In the dirt, the snappy power is a hoot, but without ride modes and traction control, Yamaha has left some dirt dominance on the cutting-room floor. After becoming accustomed to dirt-specific TC and ride modes from just about every other serious adventure motorcycle, you must retrain your wrist and mind to find the traction to move forward. A vigilant finger or two on the excellently communicative clutch lever tempers rear wheelspin and damps the ever-present snatchiness of Yamaha’s crossplane twins and triples that upsets the applecart in slow corners.

2021 Yamaha Ténéré 700 First Ride© Yamaha Keeping the 689cc parallel twin hooked up and moving forward takes some clutch work as the lack of traction control leaves it up to the rider.

Undeniably the addition of ride modes and traction control and all the electronics that come with would add to the cost, but working your wrist and body to find rear tire hookup does take more energy and concentration. Weighing on your personal cost-to-tech scale is the final determination whether electronic rider aids are needed, but Yamaha has placed its bets in the ADV world on a lower cost. A safe bet for mass-market appeal is a lower price tag—a tag that has yet to be finalized for the United States.

This Tiny Yamaha SR400 Custom Hides A Supercharged Secret

This Tiny Yamaha SR400 Custom Hides A Supercharged Secret Fly like a butterfly, sting like a bee. Customs are not only beautiful bikes to look at—they also allow whoever commissions them to get a truly personalized and unique ride. When a kid from Down Under decides to have some fun and enter a bike customization concept, the result is bound to have “fun” written all over it. The custom is the work of 22-year-old Australian mechanic Keeley Pritchard. He entered his SR400-based creation in the Machine Show Bike Build contest, which meant he had exactly 10 months from the moment he decided to participate to the unveil.

2021 Yamaha Tenere 700 : A lightweight, no compromise adventure bike with outstanding reliability opens up a new world of possibilities. When you’re riding the new Ténéré 700 , your future can be whatever you want it to be. Because this a a go-anywhere motorcycle that enables you to live life

The 2021 Ténéré 700 has a fuel-cooled 689cc liquid-inline twin-cylinder injection engine, 689cc obtained from the award-winning MT-07 Yamaha . This compact Powerplant has an ideal power distribution for riding , for power that can be controlled and controlled in every driving condition.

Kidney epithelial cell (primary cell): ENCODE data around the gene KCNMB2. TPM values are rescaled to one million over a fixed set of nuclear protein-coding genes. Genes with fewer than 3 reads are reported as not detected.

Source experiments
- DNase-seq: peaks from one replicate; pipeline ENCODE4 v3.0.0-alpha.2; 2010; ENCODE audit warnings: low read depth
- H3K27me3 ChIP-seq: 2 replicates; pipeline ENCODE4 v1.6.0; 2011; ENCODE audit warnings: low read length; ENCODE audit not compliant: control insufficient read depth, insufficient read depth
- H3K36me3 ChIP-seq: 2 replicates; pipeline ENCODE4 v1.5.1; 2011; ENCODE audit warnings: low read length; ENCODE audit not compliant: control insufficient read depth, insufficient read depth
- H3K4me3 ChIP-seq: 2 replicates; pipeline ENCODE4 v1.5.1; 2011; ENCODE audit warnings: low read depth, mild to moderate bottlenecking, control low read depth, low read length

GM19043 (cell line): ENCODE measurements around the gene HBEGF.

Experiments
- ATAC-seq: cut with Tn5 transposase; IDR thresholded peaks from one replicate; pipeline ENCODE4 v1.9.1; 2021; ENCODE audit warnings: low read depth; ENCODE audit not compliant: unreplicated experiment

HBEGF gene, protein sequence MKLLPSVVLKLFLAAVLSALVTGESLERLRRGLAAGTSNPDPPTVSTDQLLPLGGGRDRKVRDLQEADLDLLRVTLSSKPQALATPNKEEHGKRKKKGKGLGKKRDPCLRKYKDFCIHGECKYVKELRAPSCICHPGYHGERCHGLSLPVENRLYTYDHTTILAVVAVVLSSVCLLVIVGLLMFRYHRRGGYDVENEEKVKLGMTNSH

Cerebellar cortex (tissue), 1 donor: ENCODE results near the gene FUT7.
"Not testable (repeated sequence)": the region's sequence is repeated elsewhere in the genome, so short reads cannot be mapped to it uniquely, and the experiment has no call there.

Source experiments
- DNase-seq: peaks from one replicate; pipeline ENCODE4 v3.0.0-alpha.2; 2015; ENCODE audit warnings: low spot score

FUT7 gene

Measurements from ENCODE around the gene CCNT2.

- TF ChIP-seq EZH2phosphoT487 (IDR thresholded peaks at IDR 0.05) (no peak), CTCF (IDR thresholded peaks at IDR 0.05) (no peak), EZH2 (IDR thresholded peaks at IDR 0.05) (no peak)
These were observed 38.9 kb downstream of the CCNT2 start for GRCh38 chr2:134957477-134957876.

Pricing in Europe is 9,300 euros; just doing the most basic of math would put the Ténéré 700 right round $10,400, but more than exchange rates determine the price tag of a new model in each market. Volume, margins, and economic forecasting often push MSRP above the simple math. For those expecting to dish out for a new Ténéré, $10,999 would be reasonable estimate.

2021 Yamaha Ténéré 700 First Ride© Yamaha Estimations put pricing of the 2021 Ténéré 700 in the $10,500 to $11,000 range.

Keeping the cost of an adventure motorcycle with long-travel suspension below 11 grand is no easy feat, and with it comes more compromises than the omission on electronic rider aids. Braking hardware of the Ténéré at first glance looks to be top shelf: Brembo four-piston calipers clamp dual 282mm front rotors matched to a Brembo master cylinder and single-piston caliper at the rear. But the performance is less than. Slowing the 450-pound fully fueled (claimed) Yamaha on the street finds the front brake lacking initial bite, and power doesn’t ramp up as the lever is squeezed harder. It’s not really wooden in feel, but there is little sensitivity and outright power is lacking. Perhaps the non-Brembo master cylinder combined with rubber lines that seem to give way to hydraulic pressure are the culprit here. Even in the dirt, where softer initial bite and gentler brake performance can be a benefit, power is lackluster. And that’s the good end of the brakes.

Check Out This Sweet Subtly Customized Yamaha XT500

Check Out This Sweet Subtly Customized Yamaha XT500 Would you take this bike from Paris to Dakar? The XT500 is a pretty important bike in Yamaha's history. It first entered production in 1975, and using the ruggedly durable single cylinder thumper engine that also powered the SR500, the bike managed to win the first two Paris-Dakar rallies ever held. The bikes are great looking easy to maintain, and fun to ride, so it's no wonder that they're popular with custom builders, so much so, that Yamaha re-released the XT's sister bike, the SR400, in 2014.

2021 Yamaha Ténéré 700 First Look with Video. 2. The new middleweight ADV Ténéré is based on the Ténéré 700 World Raid prototype that underwent a world tour and subjected to the most severe riding conditions, from South American deserts to Australia’s backcountry.

The 2021 Yamaha Ténéré 700 will be coming to the U.S. in the second half of 2020. Yes, the long-awaited Ténéré 700 , or T7 for short, will be coming to America…but be prepared to wait just a while longer. As of now, Yamaha is saying we won’t see it here until the second half of 2020, as a 2021

At the rear, the lever has a long take up before a light-switch-like actuation. In the dirt this means the rear brake lever is only good for slides and not much else. On the street, it’s mush followed by pulsing ABS. Simply put, the rear brake is nearly useless. After some time, you reset your internal braking computer to allow more time to slow the Ténéré, but every so often a surprise finds you wanting more power, feel, and, well, power.